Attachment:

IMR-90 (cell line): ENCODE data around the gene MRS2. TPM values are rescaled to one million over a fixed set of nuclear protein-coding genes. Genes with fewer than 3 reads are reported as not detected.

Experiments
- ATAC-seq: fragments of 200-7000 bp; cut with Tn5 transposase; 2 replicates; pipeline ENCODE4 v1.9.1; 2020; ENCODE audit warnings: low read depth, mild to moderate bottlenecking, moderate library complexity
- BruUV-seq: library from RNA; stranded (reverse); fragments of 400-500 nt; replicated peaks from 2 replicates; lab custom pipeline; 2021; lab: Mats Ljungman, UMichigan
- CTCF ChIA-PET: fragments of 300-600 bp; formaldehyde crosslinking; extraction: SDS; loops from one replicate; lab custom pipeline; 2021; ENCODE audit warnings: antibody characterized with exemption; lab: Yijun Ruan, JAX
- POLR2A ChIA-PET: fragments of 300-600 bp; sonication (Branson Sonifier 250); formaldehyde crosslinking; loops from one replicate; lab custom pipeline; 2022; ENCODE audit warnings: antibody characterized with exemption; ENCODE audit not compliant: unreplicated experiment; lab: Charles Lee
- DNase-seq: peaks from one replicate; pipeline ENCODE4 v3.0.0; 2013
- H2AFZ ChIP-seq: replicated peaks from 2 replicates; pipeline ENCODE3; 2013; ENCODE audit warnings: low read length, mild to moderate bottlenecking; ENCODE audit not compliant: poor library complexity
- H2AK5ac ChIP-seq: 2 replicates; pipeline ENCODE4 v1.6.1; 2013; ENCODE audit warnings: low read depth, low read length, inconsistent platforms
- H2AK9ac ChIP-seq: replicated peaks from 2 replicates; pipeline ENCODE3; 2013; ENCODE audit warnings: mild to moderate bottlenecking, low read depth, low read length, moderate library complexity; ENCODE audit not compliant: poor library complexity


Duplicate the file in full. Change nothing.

IMR-90 (cell line): ENCODE data around the gene MRS2. TPM values are rescaled to one million over a fixed set of nuclear protein-coding genes. Genes with fewer than 3 reads are reported as not detected.

Experiments
- ATAC-seq: fragments of 200-7000 bp; cut with Tn5 transposase; 2 replicates; pipeline ENCODE4 v1.9.1; 2020; ENCODE audit warnings: low read depth, mild to moderate bottlenecking, moderate library complexity
- BruUV-seq: library from RNA; stranded (reverse); fragments of 400-500 nt; replicated peaks from 2 replicates; lab custom pipeline; 2021; lab: Mats Ljungman, UMichigan
- CTCF ChIA-PET: fragments of 300-600 bp; formaldehyde crosslinking; extraction: SDS; loops from one replicate; lab custom pipeline; 2021; ENCODE audit warnings: antibody characterized with exemption; lab: Yijun Ruan, JAX
- POLR2A ChIA-PET: fragments of 300-600 bp; sonication (Branson Sonifier 250); formaldehyde crosslinking; loops from one replicate; lab custom pipeline; 2022; ENCODE audit warnings: antibody characterized with exemption; ENCODE audit not compliant: unreplicated experiment; lab: Charles Lee
- DNase-seq: peaks from one replicate; pipeline ENCODE4 v3.0.0; 2013
- H2AFZ ChIP-seq: replicated peaks from 2 replicates; pipeline ENCODE3; 2013; ENCODE audit warnings: low read length, mild to moderate bottlenecking; ENCODE audit not compliant: poor library complexity
- H2AK5ac ChIP-seq: 2 replicates; pipeline ENCODE4 v1.6.1; 2013; ENCODE audit warnings: low read depth, low read length, inconsistent platforms
- H2AK9ac ChIP-seq: replicated peaks from 2 replicates; pipeline ENCODE3; 2013; ENCODE audit warnings: mild to moderate bottlenecking, low read depth, low read length, moderate library complexity; ENCODE audit not compliant: poor library complexity